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Peach Blossom Spring (extract)

An extract from Melissa Fu’s debut novel, Peach Blossom Spring, published by Wildfire on 17 March 2022.


Tell us, they say, tell us where you’re from.

He is from walking and walking and walking. He is from shoes filled with holes, blistered toes and calloused heels that know the roughness of gravel roads and the relief in straw, in grass. He is from staying each night in a different place, sometimes city, sometimes country. From roads that wrap around mountains and dip through valleys. From waterways shrouded in fog and mist.

He is from walking across China.

Tell us your memories, they say.

He remembers kerosene lamps burning low, the smell of woodsmoke, cold stone floors under his bare feet. Urgent voices, the rasping of coins, carts creaking at night. He remembers a sandalwood puzzle picture. One way up, there were one hundred monkeys. Turn it over, there were ninety-nine. How did that monkey appear and disappear? He is from this mystery.

Tell us more, they say as they nestle by his side. How did you come here?

He crossed rivers. He crossed oceans.

He carried a watch bought from a sailor, a letter to open doors. A suitcase, a packet of light blue aerogrammes, a single pair of wool socks.

He went towards the call of a beautiful country, a beckoning dream, a promise made of air. Towards wingbeats of birds, kaleidoscopes of seasons he’d never imagined before.

And now, they say, their eyes clear and voices playful, tell us a story.

To know a story is to stroke the silken surfaces of loss, to feel the weight of beauty in his hands.

To know a story is to carry it always, etched in his bones, even if dormant for decades.

Tell us, they insist.

To tell a story, he realises, is to plant a seed and let it grow.



Chapter One

Changsha, Hunan Province, China, March 1938


Dao Hongtse had three wives. Their names are not important.

The first wife had the first son, Dao Zhiwen. This boy was too wild. He grabbed his first-son privileges with one hand and cast away his first-son duties with the other. He changed his name to Longwei and swaggered out of the house and into the streets. He gambled and won, then gambled and lost. Longwei loves tobacco, whiskey and women.

The first wife had two more children: a girl who grew into a sallow, thin woman whom no one wanted to marry, and a son who died at five months. With a heart bound by grief and feet bound by the old traditions, the first wife is now little more than a wraith lost in folds of opium smoke. She only ventures out of her chamber to refill her pipe and condemn the rest of the household.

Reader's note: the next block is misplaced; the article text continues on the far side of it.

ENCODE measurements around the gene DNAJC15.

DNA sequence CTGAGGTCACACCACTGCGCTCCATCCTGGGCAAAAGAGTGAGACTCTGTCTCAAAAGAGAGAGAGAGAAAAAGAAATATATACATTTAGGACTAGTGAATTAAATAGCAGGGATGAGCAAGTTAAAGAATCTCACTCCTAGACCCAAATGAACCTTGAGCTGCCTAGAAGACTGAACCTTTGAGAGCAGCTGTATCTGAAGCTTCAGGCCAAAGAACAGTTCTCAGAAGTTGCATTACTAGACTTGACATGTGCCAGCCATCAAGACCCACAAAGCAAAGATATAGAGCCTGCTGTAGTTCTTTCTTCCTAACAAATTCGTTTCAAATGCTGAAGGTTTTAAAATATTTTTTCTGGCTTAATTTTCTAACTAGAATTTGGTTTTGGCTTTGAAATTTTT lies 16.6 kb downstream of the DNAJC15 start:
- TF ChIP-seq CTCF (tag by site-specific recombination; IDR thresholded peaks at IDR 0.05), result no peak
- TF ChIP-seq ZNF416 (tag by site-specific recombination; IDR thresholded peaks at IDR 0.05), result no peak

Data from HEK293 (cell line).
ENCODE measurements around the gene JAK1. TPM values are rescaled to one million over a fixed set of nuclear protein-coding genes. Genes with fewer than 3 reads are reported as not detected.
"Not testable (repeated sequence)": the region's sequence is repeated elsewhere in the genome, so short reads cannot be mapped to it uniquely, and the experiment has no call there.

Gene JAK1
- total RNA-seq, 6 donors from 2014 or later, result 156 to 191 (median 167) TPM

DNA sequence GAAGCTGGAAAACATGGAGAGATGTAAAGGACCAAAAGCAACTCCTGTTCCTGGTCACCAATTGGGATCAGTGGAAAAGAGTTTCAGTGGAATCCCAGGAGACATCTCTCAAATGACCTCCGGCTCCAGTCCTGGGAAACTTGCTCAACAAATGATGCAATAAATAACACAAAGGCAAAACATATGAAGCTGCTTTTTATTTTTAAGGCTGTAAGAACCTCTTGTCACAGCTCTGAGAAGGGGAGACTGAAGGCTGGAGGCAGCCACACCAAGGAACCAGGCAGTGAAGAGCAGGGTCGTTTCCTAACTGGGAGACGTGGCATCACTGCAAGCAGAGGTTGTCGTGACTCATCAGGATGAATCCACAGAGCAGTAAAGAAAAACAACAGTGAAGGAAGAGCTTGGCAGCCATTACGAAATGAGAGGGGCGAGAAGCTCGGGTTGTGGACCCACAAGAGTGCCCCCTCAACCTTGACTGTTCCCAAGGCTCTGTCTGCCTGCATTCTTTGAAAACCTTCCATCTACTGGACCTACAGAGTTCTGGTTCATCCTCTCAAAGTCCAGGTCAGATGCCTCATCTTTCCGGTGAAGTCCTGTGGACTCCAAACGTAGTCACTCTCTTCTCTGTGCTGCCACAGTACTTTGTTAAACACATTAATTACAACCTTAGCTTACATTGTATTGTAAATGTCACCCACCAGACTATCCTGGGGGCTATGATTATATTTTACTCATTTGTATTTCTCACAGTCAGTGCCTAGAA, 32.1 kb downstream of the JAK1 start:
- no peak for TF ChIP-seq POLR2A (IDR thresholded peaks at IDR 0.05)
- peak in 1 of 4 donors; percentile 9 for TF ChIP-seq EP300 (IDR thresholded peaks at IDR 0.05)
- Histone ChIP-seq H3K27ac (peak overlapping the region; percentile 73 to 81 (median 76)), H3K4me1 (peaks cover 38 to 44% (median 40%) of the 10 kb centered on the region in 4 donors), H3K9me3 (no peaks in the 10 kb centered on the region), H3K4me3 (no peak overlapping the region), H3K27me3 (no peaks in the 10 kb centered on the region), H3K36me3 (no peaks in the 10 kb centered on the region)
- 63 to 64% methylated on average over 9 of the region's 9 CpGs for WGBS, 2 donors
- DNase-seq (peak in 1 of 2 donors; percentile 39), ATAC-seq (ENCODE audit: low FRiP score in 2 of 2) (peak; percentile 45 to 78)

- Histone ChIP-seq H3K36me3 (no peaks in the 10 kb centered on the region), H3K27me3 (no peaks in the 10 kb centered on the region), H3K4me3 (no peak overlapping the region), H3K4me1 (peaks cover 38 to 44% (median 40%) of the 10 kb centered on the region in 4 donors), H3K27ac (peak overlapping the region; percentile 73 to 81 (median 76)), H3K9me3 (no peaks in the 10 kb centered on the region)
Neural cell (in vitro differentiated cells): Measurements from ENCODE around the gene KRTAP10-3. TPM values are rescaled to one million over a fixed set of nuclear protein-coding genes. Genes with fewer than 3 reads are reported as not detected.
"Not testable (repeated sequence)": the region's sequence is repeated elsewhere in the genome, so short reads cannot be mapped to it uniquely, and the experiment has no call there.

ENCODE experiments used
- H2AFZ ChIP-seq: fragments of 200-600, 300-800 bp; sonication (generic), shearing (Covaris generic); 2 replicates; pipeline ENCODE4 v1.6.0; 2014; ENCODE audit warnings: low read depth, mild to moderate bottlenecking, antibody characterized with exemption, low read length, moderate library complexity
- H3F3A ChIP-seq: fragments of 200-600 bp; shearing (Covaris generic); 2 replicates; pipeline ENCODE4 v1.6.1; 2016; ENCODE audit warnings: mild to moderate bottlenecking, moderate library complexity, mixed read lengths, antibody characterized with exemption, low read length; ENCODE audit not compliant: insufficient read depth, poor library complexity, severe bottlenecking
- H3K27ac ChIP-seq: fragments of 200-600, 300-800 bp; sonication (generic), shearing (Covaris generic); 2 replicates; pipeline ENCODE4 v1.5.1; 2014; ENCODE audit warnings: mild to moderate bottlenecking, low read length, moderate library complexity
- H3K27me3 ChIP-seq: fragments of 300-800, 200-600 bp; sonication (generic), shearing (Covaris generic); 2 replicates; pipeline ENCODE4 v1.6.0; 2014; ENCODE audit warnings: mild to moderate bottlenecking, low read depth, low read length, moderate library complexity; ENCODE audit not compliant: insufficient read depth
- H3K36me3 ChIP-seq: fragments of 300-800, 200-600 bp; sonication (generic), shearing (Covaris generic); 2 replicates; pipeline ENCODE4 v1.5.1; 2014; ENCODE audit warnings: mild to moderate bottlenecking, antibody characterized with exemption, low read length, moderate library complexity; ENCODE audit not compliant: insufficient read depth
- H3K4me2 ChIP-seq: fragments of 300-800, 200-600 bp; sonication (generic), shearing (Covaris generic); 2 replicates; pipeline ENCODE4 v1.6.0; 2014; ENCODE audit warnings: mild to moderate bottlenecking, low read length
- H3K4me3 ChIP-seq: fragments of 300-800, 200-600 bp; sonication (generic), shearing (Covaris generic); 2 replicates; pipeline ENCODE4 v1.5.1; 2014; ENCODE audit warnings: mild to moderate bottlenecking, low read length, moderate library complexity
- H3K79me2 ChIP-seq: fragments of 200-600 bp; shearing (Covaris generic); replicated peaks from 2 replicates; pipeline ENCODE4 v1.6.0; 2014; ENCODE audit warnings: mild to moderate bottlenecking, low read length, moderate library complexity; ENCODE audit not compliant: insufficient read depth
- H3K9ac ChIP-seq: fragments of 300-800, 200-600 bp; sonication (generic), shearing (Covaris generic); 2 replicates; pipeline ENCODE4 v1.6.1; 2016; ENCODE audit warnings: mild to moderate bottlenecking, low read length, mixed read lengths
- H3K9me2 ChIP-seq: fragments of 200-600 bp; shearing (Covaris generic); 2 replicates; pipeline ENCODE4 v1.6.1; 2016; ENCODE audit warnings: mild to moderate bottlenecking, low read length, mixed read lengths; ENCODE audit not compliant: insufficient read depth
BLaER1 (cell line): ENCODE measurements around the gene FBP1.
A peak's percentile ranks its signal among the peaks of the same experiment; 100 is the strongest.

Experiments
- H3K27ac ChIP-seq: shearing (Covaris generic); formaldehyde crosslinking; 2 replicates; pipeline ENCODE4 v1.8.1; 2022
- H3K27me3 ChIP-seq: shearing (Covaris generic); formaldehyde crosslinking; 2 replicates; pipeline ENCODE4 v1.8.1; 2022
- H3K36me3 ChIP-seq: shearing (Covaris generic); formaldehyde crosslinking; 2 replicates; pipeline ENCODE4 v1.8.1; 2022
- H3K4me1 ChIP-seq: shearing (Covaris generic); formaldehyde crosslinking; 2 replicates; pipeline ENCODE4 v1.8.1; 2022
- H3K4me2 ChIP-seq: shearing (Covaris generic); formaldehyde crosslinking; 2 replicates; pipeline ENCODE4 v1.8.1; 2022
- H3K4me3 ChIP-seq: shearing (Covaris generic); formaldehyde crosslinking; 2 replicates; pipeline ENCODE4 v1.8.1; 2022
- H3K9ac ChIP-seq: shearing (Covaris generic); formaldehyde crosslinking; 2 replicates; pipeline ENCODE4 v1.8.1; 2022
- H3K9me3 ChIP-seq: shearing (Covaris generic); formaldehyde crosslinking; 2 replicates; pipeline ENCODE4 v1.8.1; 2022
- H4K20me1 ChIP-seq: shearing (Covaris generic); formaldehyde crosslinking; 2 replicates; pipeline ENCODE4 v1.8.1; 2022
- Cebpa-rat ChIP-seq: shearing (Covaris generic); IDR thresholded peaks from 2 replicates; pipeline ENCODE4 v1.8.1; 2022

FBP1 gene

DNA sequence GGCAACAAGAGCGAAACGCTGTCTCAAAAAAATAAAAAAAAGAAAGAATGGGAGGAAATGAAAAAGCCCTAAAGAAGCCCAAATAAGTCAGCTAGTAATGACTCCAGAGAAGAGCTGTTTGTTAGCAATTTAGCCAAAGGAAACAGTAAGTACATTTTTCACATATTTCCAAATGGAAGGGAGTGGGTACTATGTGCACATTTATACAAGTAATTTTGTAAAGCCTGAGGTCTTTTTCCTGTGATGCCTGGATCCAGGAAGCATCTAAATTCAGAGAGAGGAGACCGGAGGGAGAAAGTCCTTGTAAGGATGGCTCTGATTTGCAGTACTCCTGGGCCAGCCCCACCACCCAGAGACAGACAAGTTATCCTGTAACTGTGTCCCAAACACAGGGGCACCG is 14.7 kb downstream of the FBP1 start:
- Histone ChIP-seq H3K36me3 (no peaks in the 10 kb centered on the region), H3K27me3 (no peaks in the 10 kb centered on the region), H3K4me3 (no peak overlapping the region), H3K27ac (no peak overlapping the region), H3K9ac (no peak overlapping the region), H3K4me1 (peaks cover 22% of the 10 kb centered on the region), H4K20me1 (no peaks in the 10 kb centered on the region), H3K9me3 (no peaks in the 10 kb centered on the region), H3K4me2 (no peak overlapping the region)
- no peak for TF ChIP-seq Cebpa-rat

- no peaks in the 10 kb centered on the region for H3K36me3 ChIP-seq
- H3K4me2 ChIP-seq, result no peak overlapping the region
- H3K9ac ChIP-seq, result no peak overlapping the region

Hongtse’s second wife works hard. Her back is broad and her hands are rough. She lives in fear of the shrieks and howls of first wife. Hongtse doesn’t love her, but he depends on her. Yet the second wife bore only daughters. Their names are not important. They married young and produced sons for other families.

His third wife was the favourite. Hongtse even loved her. She will be forever beautiful because she died in childbirth, bringing Hongtse his youngest son, Dao Xiaowen.

Dao Hongtse’s business, Heavenly Light Kerosene and Antiques, has been passed down from father to son for generations. Kerosene is a good business: everyone needs heat, everyone needs light. Hongtse’s customers are Nationalists, Communists, merchants, peasants, farmers. One day, Longwei will inherit the business and its responsibilities.

Up a narrow staircase, in a room above the kerosene shop, Dao Hongtse also trades gold coins, jade, antique carvings and hand scrolls. Easy to move, hard to trace, always valuable. He has trained Xiaowen in the art of discerning between that which is of lasting value and that which is of momentary delight.

Between his eldest and his youngest sons, Hongtse covers all possibilities. Where Longwei is street-smart, Xiaowen is book-wise. If Longwei offers bluster, Xiaowen articulates with a fine brush. What Longwei settles by force, Xiaowen negotiates. As the years pass, Longwei has only daughters, but Xiaowen has a son.

Xiaowen’s son is called Dao Renshu – renshu meaning benevolence, kindness, not renshu meaning to concede, to admit defeat. Dao Hongtse makes sure his grandson knows the difference. Renshu is Hongtse’s only grandchild who is the son of a son. The boy carries the family name. Above all, he must be protected.


It is a late afternoon in early spring. The air tingles with freshness, shaking off the last chill of winter and hinting at blossoms to come. Tiny leaves are opening on the trees, and each day the sun offers a bit more light. Inside Dao Hongtse’s kerosene shop, the wooden floorboards are swept clean, the counter is clear. Dao Hongtse can be seen speaking to a young woman who wears a simple, dark green tunic. Her hair is pulled back in a bun. Though it is clear he is her superior, both in age and position, there is an air of mutual respect. Their relaxed postures suggest familiarity, even affection. He delivers news that illuminates her face. Although she doesn’t embrace him, her elation is clear in her wide smile.

Then he hands her a small silk bag and says something as she looks inside. She listens carefully, then responds. He considers her answer before replying. They nod in agreement. She offers a half-bow and turns to leave the room.

A light goes on in the room above the kerosene shop.

Soon, the profile of the woman can be seen in the upstairs window.